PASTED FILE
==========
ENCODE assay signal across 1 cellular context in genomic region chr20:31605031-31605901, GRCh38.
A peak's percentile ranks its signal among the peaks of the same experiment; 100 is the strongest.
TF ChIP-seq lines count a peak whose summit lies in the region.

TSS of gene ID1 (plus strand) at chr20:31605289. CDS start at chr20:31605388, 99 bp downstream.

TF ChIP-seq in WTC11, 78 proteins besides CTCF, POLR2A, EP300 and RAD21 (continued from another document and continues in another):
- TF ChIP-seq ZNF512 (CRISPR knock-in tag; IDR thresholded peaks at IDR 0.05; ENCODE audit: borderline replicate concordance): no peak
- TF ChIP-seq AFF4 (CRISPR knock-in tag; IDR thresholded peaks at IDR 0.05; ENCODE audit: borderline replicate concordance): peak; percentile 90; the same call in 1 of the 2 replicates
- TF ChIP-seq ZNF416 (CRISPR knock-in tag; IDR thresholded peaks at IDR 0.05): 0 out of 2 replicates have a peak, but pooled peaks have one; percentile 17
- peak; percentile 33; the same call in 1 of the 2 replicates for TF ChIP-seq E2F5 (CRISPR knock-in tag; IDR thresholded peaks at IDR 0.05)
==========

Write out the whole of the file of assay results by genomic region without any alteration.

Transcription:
ENCODE assay signal across 1 cellular context in genomic region chr20:31605031-31605901, GRCh38.
A peak's percentile ranks its signal among the peaks of the same experiment; 100 is the strongest.
TF ChIP-seq lines count a peak whose summit lies in the region.

TSS of gene ID1 (plus strand) at chr20:31605289. CDS start at chr20:31605388, 99 bp downstream.

TF ChIP-seq in WTC11, 78 proteins besides CTCF, POLR2A, EP300 and RAD21 (continued from another document and continues in another):
- TF ChIP-seq ZNF512 (CRISPR knock-in tag; IDR thresholded peaks at IDR 0.05; ENCODE audit: borderline replicate concordance): no peak
- TF ChIP-seq AFF4 (CRISPR knock-in tag; IDR thresholded peaks at IDR 0.05; ENCODE audit: borderline replicate concordance): peak; percentile 90; the same call in 1 of the 2 replicates
- TF ChIP-seq ZNF416 (CRISPR knock-in tag; IDR thresholded peaks at IDR 0.05): 0 out of 2 replicates have a peak, but pooled peaks have one; percentile 17
- peak; percentile 33; the same call in 1 of the 2 replicates for TF ChIP-seq E2F5 (CRISPR knock-in tag; IDR thresholded peaks at IDR 0.05)